public class AgeServiceTest {

@Test
public void thisTestAlwaysFails() {
throw new RuntimeException();
}

}

With this knowledge, we can implement a test that throws an exception when a certain condition is not met. Getting back to the AgeService::getAgeByBirthDate(LocalDate) example, we can implement a test that gets the value this method returns for a certain known date and compare it to a value we know for sure is correct. Here’s how:

public class AgeServiceTest {

@Test
public void shouldReturnCorrectAge() {
AgeService ageService = new AgeService();
int expectedAge = 44;
LocalDate date = LocalDate.now().minusYears(expectedAge);

int actualAge = ageService.getAgeByBirthDate(date);
if (actualAge != expectedAge) {
throw new RuntimeException();
}
}

}

Since throwing exceptions on conditions is a common thing to do while writing unit tests, JUnit includes handy methods to help with this in the Assert class. For example, we can change the if clause with the following:

Assert.assertTrue(actualAge == expectedAge);

And even better, we can use the expressive Assert::assertThat(T, Matcher<? super T>) method to improve readability. Also, we can import the method statically to improve readability even more:

import static org.junit.Assert.assertThat;
...
assertThat(actualAge, is(expectedAge));

If we run the test and it passes, then we can be pretty sure the tested method works as expected. In the future, when we modify the method, the unit test will catch potential bugs for us.

Using mocks to isolate code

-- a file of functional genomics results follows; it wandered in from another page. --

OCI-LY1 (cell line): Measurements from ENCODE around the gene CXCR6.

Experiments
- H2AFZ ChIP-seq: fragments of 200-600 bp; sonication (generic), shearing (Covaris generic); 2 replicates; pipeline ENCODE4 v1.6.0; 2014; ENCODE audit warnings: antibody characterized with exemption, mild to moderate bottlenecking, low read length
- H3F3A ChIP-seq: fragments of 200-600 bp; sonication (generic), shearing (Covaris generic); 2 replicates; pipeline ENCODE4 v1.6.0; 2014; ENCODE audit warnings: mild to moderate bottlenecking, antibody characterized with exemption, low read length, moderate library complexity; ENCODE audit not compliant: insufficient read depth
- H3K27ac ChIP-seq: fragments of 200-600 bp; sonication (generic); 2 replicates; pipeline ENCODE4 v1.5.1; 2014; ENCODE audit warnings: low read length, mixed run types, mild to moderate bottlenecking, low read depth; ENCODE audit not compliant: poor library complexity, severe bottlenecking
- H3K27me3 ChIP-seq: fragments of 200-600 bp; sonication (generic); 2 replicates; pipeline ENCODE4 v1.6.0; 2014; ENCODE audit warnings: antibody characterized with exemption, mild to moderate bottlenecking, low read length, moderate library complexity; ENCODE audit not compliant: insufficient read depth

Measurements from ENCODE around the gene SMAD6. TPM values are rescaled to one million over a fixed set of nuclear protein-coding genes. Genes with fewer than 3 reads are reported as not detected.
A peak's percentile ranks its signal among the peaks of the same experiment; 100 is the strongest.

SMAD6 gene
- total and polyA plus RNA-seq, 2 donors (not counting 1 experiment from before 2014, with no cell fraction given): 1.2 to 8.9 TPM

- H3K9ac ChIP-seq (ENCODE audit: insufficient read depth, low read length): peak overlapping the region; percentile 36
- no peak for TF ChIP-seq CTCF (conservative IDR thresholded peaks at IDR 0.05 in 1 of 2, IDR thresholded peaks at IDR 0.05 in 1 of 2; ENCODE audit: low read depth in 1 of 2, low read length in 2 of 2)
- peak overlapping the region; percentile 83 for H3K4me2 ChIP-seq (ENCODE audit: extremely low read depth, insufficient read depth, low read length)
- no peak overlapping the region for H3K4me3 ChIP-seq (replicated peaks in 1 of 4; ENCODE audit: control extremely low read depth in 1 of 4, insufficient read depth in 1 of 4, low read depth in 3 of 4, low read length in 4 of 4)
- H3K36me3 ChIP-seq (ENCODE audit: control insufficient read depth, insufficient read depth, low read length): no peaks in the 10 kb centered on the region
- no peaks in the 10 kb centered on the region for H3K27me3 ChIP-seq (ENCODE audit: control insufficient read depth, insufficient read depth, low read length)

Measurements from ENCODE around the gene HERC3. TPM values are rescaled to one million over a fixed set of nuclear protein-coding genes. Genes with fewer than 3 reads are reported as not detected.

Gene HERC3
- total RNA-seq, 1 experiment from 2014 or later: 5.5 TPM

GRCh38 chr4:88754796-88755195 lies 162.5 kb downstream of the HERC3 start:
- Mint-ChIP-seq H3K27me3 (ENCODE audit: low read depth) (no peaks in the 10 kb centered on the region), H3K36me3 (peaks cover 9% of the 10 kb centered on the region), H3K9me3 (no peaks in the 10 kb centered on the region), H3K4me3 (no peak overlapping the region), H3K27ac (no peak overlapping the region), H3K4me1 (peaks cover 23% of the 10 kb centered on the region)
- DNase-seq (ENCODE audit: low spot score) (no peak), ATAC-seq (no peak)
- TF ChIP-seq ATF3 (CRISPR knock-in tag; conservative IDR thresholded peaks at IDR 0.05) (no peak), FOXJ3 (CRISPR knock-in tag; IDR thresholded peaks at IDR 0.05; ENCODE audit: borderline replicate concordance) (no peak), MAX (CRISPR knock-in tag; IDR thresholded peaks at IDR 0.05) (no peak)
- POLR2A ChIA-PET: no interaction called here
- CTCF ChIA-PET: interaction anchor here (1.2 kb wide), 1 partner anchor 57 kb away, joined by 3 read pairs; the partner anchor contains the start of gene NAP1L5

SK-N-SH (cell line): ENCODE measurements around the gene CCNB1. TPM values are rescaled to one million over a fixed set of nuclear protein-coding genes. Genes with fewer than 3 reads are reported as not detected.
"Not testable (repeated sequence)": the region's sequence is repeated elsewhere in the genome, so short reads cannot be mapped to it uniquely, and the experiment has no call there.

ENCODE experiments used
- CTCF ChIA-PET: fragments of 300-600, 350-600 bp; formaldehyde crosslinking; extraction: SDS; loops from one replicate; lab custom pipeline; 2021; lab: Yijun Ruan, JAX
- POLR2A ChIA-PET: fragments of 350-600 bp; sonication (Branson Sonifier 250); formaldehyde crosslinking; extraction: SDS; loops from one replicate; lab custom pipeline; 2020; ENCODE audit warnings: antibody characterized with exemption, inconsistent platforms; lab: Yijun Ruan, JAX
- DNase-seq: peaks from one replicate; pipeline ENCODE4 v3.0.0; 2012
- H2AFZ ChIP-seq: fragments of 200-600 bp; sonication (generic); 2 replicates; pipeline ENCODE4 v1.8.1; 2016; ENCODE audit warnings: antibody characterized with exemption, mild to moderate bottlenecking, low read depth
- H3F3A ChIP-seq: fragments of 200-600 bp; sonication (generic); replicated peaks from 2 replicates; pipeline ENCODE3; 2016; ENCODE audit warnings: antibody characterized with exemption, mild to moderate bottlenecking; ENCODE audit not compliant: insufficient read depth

The most common definition of a unit in unit testing is a method. A unit test should test only the code inside a single method. The value of this definition is that, if you adhere to it, when a unit test fails, you know the exact method you need to fix.

Suppose you have this Vaadin class:

public class MainView extends Composite<VerticalLayout> {

private final AgeService ageService;

public MainView(AgeService ageService) {
this.ageService = ageService;

DatePicker datePicker = new DatePicker("Birth date");
Button button = new Button("Calculate age");
getContent().add(datePicker, button);

button.addClickListener(event -> calculateAge(datePicker.getValue()));
}

protected void calculateAge(LocalDate date) {
if (date == null) {
showError();
} else {
showAge(date);
}
}

protected void showError() {
Notification.show("Please enter a date.");
}

protected void showAge(LocalDate date) {
int age = ageService.getAgeByBirthDate(date);
String text = String.format("Age: %s years old", age);
getContent().add(new Paragraph(text));
}

}

Let’s say we want to implement a unit test for the calculateAge(LocalDate) method that guarantees that showError() is called when we pass a null date. If we go ahead and implement a unit test that creates a new instance of the MainView class and then calls the calculateAge(LocalDate) method, we end up indirectly testing the showError() method and the constructor of the MainView class. If the test fails, we won’t be able to immediately tell whether the test failed because of a problem in the calculateAge(LocalDate) method, the showError() method, or the constructor.

You can avoid calling the code inside the showError() method by using a stub and overriding the method we are not interested in testing. Something like this:

MainView mainView = new MainView(new AgeService()) {
@Override
protected void showError() {
// do nothing to make sure this method won't ever fail
}
};

However, this still invokes the constructor. Not to mention that we also pass an instance of AgeService, which we might end up indirectly testing as well. You could use more infrastructural code (probably with the help of the Java Reflection API) to get around these challenges, but as you would expect from the Java ecosystem, there are libraries to do exactly this. The ones I’ve tried include EasyMock, JMockit, and my favorite, Mockito.

Here’s an example of a unit test that completely isolates the MainView::calculateAge(LocalDate) method for testing using the Mockito framework:

import org.junit.Test;
import static org.mockito.Matchers.anyObject;
import static org.mockito.Mockito.*;